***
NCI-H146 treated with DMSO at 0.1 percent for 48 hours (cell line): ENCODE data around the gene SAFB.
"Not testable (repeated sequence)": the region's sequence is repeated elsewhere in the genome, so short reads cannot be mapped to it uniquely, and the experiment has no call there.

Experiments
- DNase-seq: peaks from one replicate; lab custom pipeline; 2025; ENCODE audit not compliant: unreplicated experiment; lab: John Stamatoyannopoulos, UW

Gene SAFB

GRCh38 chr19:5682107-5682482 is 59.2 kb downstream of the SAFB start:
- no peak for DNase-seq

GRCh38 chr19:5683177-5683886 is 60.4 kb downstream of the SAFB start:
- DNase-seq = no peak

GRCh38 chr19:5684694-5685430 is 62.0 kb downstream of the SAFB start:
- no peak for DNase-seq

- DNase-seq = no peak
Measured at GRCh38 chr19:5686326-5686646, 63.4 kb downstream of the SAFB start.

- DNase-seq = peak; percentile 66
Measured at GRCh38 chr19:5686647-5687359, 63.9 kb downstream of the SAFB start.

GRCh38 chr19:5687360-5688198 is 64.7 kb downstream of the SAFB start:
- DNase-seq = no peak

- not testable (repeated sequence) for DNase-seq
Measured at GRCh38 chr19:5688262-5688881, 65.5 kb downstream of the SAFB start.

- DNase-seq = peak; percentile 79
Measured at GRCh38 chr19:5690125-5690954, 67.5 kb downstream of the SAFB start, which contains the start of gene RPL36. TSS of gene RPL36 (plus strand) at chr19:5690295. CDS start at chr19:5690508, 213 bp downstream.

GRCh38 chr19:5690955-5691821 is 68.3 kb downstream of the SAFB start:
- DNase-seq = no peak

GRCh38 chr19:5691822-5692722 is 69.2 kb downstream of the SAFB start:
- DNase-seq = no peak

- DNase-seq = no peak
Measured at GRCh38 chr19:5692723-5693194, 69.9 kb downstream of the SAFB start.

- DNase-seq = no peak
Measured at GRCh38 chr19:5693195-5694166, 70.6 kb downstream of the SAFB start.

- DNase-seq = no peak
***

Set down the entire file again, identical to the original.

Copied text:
NCI-H146 treated with DMSO at 0.1 percent for 48 hours (cell line): ENCODE data around the gene SAFB.
"Not testable (repeated sequence)": the region's sequence is repeated elsewhere in the genome, so short reads cannot be mapped to it uniquely, and the experiment has no call there.

Experiments
- DNase-seq: peaks from one replicate; lab custom pipeline; 2025; ENCODE audit not compliant: unreplicated experiment; lab: John Stamatoyannopoulos, UW

Gene SAFB

GRCh38 chr19:5682107-5682482 is 59.2 kb downstream of the SAFB start:
- no peak for DNase-seq

GRCh38 chr19:5683177-5683886 is 60.4 kb downstream of the SAFB start:
- DNase-seq = no peak

GRCh38 chr19:5684694-5685430 is 62.0 kb downstream of the SAFB start:
- no peak for DNase-seq

- DNase-seq = no peak
Measured at GRCh38 chr19:5686326-5686646, 63.4 kb downstream of the SAFB start.

- DNase-seq = peak; percentile 66
Measured at GRCh38 chr19:5686647-5687359, 63.9 kb downstream of the SAFB start.

GRCh38 chr19:5687360-5688198 is 64.7 kb downstream of the SAFB start:
- DNase-seq = no peak

- not testable (repeated sequence) for DNase-seq
Measured at GRCh38 chr19:5688262-5688881, 65.5 kb downstream of the SAFB start.

- DNase-seq = peak; percentile 79
Measured at GRCh38 chr19:5690125-5690954, 67.5 kb downstream of the SAFB start, which contains the start of gene RPL36. TSS of gene RPL36 (plus strand) at chr19:5690295. CDS start at chr19:5690508, 213 bp downstream.

GRCh38 chr19:5690955-5691821 is 68.3 kb downstream of the SAFB start:
- DNase-seq = no peak

GRCh38 chr19:5691822-5692722 is 69.2 kb downstream of the SAFB start:
- DNase-seq = no peak

- DNase-seq = no peak
Measured at GRCh38 chr19:5692723-5693194, 69.9 kb downstream of the SAFB start.

- DNase-seq = no peak
Measured at GRCh38 chr19:5693195-5694166, 70.6 kb downstream of the SAFB start.

- DNase-seq = no peak